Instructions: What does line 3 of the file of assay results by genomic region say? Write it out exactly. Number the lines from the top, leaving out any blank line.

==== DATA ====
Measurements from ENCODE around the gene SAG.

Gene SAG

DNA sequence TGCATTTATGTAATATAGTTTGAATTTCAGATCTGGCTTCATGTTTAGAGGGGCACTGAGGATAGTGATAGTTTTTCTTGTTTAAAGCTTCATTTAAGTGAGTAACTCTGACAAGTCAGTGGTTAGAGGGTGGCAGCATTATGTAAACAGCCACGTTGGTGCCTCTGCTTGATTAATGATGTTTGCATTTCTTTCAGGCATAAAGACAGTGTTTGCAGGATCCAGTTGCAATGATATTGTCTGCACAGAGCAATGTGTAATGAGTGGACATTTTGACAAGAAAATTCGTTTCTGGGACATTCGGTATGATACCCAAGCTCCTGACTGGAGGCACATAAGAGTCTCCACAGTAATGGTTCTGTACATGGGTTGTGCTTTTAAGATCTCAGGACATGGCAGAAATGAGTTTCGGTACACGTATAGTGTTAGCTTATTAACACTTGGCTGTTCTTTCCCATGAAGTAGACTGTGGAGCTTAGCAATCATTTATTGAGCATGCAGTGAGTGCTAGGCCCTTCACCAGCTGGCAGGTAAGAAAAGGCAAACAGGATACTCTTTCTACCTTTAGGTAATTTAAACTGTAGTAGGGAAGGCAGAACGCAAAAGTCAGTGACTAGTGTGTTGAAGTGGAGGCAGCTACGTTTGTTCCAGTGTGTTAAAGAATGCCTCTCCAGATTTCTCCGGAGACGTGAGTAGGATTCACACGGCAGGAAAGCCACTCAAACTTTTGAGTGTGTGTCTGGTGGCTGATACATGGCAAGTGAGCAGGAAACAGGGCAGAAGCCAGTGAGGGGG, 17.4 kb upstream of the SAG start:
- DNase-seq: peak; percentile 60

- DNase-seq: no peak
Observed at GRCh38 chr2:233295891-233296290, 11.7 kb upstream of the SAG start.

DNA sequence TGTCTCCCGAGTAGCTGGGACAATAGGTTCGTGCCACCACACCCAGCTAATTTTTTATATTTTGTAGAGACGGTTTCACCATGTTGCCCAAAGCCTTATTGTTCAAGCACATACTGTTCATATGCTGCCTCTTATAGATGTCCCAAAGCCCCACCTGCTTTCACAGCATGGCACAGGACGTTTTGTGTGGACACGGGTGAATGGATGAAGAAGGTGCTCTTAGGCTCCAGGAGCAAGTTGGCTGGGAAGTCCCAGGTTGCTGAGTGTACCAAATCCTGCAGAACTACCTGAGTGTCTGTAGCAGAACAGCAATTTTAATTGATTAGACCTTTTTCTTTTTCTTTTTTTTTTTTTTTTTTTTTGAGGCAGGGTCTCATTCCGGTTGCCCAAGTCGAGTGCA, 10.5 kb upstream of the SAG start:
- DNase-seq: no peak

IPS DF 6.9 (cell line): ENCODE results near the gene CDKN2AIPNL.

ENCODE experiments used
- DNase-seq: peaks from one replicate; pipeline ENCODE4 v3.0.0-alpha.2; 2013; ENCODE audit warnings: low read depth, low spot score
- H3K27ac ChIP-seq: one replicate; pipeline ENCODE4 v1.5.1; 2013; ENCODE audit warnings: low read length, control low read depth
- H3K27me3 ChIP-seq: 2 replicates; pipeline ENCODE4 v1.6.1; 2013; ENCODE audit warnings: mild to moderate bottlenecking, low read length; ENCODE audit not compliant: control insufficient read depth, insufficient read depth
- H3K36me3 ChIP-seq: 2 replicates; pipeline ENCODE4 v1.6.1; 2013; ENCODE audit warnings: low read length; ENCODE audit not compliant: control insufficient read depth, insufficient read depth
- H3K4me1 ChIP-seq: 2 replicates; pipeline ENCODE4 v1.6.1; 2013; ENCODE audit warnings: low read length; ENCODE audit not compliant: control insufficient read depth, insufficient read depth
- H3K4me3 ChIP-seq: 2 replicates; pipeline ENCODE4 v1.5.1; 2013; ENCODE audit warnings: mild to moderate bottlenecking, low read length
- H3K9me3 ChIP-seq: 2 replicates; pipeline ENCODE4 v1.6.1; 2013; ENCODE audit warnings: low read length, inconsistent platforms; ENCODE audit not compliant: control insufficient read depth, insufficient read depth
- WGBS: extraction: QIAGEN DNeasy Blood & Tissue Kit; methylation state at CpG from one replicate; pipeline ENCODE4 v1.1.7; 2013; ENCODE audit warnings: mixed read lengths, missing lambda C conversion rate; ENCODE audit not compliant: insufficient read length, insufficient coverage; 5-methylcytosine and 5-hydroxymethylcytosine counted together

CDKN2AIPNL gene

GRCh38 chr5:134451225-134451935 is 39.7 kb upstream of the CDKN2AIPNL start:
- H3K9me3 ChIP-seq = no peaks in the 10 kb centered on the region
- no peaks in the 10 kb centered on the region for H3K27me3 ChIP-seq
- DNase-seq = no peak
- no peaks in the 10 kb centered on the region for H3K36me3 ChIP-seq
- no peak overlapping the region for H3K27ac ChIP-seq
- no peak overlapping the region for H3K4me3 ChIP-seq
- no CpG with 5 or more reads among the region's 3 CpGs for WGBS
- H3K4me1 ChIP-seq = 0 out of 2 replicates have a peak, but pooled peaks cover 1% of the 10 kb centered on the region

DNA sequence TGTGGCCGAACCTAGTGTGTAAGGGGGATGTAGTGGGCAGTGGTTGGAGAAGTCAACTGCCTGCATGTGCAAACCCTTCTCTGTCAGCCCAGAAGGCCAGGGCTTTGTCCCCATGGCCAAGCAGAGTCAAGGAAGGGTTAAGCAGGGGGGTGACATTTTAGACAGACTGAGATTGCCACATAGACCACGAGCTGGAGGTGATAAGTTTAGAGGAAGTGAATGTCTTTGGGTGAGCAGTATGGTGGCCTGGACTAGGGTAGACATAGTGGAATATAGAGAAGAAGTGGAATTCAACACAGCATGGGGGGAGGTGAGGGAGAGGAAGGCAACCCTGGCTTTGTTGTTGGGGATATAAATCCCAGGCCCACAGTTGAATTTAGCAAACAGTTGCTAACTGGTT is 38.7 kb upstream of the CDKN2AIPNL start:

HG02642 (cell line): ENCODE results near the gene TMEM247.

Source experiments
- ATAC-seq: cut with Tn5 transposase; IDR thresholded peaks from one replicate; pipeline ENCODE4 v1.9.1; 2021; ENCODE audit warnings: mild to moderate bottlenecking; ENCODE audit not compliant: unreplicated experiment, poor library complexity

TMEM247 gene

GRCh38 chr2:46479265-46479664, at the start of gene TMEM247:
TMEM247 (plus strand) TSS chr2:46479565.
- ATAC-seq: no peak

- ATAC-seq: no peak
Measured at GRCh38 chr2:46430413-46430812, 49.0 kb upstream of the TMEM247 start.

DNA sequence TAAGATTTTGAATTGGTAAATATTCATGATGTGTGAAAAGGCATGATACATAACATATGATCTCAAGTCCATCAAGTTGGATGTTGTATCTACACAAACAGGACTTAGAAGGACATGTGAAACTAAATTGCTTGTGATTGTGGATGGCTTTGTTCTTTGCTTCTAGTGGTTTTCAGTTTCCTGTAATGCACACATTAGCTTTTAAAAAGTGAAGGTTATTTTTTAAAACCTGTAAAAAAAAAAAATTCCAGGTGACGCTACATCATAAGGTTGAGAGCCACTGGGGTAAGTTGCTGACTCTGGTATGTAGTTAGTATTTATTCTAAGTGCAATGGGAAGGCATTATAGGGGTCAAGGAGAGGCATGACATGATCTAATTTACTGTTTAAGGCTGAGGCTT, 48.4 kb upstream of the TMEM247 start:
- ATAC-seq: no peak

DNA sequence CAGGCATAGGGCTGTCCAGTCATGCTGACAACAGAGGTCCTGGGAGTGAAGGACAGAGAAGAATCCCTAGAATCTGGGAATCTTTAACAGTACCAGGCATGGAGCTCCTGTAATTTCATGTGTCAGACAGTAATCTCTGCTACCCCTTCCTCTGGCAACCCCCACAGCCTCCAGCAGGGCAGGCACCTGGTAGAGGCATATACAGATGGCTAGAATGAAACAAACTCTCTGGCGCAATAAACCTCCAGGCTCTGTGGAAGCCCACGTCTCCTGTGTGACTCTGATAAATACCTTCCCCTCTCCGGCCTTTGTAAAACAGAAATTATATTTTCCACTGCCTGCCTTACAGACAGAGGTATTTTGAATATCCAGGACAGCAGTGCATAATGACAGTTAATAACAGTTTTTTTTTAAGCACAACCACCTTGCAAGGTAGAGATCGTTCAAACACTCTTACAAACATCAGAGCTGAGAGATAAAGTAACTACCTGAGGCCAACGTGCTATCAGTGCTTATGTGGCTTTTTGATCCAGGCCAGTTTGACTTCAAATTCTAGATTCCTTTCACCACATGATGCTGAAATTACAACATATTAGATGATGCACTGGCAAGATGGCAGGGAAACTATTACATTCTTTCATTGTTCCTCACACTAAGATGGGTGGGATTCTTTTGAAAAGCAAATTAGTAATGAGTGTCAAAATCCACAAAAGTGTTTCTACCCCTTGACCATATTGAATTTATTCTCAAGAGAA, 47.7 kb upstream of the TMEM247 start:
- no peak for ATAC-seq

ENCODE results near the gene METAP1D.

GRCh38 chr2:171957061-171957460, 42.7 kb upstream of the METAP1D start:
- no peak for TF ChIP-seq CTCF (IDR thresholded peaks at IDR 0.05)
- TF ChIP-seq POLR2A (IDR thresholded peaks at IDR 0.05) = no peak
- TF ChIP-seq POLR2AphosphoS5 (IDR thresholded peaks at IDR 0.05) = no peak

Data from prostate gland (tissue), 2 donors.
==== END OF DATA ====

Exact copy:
DNA sequence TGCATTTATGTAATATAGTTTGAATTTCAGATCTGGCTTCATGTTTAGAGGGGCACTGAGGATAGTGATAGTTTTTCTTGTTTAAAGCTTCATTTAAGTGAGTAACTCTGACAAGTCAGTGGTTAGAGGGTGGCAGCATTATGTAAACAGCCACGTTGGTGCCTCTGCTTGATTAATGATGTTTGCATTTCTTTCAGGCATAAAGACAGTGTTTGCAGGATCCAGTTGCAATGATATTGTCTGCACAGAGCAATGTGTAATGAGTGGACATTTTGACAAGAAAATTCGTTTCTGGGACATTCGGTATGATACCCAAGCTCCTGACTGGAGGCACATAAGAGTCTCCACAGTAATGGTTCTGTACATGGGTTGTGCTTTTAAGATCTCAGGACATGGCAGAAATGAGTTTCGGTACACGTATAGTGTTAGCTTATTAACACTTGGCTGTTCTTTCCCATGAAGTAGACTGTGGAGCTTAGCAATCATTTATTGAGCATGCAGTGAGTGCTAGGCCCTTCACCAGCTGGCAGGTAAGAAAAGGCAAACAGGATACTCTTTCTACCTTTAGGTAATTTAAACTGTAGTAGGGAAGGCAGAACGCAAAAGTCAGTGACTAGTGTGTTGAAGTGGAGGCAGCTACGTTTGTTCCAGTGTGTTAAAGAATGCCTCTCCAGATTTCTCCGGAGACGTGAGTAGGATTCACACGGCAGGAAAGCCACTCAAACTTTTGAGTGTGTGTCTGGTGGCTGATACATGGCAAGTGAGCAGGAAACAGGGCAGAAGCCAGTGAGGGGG, 17.4 kb upstream of the SAG start: